You’ve signed up for a healthy kitchen remodel. Consider me your contractor. It’s my job to turn your cabinets, fridge and freezer into hale and hearty fixtures in your home. But before we start the demolition, we need to take a peek at what drives your eating behavior. Do you eat to live, or live to eat? For those of you who view food primarily as fuel, this week should be a breeze. But if you’re like me and your eating habits are emotionally driven, pay close attention. The following steps are critical to your long-term success.
Call a Household Meeting
Problem: The ooey, gooey, chocolate ice cream your husband loves and can easily eat in 1/2 cup portions sends you into a feeding frenzy.
Solution: Talk it out. Because the kitchen is a shared spaced, it’s vital that you be open and honest with your family in order to make lasting changes to your diet.
Gather the troops to explicitly discuss your goals, expectations and anxieties. Encourage everyone—even young children—to voice their opinions and concerns. Don’t be surprised if everyone isn’t thrilled about the “makeover.”
Identify would-be saboteurs, and implore them not to have tempting foods lying around. Give them incentives (fewer household chores, for example), and strike a deal. Even if they don’t hop on board right away, at least they can promise not to set up stumbling blocks for you.
Face Your Demons
“Demons” are another name for cravings, which wouldn’t be so bad if you had a hankering for celery. Unfortunately, most people trend toward fatty, salty, savory, sweet, “carby” fare. Researchers from Tufts University found that chemical circuits in the brain help drive cravings. And these circuits are triggered by several factors, such as thirst and hunger, stress, memories, sight and smell.
The good news is many of these stimuli are within your control. Eating every three to four hours and staying hydrated helps keep hunger at bay. Exercising regularly, getting proper sleep, and practicing stress management help to alleviate tension. Regulating environmental factors is where things get tricky. There are factors you can’t control, such as the cinnamon bun joint conveniently placed next door to your favorite dress shop at the mall. But you can choose not to go to that mall. You can also control your exposure to indulgent treats in your home.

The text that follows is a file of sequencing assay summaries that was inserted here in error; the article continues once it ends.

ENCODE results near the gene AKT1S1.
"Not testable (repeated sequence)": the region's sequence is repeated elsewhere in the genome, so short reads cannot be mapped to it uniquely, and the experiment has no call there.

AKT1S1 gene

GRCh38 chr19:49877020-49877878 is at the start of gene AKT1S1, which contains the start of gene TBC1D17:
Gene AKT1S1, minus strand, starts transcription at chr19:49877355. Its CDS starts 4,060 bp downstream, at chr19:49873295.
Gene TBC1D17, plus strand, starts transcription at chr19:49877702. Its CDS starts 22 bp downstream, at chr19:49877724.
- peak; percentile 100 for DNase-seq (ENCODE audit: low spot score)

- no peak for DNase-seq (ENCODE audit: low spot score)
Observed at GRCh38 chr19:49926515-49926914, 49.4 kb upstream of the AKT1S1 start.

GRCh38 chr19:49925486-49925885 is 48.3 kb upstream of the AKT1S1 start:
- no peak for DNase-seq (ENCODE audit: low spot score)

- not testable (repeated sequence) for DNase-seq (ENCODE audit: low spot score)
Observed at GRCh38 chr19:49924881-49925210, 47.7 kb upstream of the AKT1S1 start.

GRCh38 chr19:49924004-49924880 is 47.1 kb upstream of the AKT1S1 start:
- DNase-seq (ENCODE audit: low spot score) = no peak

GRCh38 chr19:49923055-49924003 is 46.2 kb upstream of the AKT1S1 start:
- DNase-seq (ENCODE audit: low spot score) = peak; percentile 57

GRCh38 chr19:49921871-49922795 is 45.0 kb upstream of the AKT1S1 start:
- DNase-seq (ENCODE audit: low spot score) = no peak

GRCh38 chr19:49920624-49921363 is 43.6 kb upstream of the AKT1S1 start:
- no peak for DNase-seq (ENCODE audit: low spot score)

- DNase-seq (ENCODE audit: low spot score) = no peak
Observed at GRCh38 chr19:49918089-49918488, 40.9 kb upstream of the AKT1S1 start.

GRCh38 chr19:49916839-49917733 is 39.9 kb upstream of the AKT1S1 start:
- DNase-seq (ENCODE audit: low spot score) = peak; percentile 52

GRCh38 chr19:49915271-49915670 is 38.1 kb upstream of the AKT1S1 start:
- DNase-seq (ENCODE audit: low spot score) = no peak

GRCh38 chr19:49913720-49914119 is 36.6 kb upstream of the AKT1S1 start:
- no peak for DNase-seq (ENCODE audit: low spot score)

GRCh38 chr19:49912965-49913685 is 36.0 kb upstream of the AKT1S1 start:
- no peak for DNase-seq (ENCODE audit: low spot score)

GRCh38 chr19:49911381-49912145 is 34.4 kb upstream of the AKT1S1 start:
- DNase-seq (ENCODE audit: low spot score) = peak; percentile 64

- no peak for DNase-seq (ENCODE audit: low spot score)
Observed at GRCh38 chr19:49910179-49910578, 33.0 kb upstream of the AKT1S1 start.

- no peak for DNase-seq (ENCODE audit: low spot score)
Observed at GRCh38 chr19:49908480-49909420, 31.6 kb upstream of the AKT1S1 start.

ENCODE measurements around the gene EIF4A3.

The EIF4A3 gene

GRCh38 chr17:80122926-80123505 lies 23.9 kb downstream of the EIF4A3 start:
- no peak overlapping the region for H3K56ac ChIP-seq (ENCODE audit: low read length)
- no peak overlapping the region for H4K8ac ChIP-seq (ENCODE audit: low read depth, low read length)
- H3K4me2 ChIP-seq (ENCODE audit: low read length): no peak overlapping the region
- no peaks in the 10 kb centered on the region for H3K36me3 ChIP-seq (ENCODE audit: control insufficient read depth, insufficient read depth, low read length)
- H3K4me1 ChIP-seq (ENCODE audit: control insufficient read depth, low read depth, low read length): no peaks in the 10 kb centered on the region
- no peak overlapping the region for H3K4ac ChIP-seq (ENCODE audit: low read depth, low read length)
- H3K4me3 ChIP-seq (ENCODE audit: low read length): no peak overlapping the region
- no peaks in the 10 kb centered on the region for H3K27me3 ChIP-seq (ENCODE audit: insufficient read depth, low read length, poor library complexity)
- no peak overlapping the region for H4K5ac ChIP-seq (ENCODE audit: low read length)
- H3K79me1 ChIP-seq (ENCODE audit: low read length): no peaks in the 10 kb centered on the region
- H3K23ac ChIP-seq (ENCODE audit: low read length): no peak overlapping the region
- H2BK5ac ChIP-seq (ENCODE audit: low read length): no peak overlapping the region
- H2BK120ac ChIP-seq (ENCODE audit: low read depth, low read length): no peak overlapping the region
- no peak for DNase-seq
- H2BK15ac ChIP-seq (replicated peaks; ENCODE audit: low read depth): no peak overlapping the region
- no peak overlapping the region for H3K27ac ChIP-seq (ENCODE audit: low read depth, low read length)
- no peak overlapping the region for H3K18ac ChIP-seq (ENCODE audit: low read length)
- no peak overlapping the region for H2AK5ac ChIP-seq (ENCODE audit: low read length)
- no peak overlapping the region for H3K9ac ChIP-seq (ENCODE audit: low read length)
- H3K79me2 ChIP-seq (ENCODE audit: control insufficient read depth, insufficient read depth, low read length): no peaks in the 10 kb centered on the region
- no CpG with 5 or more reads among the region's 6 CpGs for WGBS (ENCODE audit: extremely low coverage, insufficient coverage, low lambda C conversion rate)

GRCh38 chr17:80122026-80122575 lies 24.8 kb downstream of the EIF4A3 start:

Ask yourself this question: Can you eat decadent foods moderately, or do your cravings drive you crazy? If you have your cake on occasion without eating the entire thing, go for it. Keep your diet in perspective, and you’ll still reach your health goals. On the other hand, if you feel helpless in a room with a pint of ice cream, it’s got to go.
Practice Product Placement
Even if you’re able to reign in your cravings, you should still practice caution. Relegate tempting foods to the back of the cabinet or refrigerator to make them less visible and accessible. Out of sight is hopefully out of mind. This tactic may also serve as a feasible compromise for family members who are not on the makeover bandwagon.
Place healthy foods (fruits, vegetables, low-fat dairy, lean meats, whole grains, healthy fats) front and center on your shelves. These are the items that offer the greatest satiety and nutrition for the fewest calories. Having them within arm’s reach—and in a form that’s ready to eat—will increase the likelihood that you’ll eat them. Refer to Dave’s Raves for my list of favorites.
Editor’s note: Join David Grotto, RD, LDN, for a LIVE Kitchen Makeover Twitter chat on Wednesdays at 7:30 p.m. CST on @FitStudio!
Author David Grotto is a FitStudio advisory board member, registered dietitian and the founder and president of Nutrition Housecall. He is the author of 101 Foods That Could Save Your Life and 101 Optimal Life Foods. He served as a national spokesperson for the American Dietetic Association for more than six years.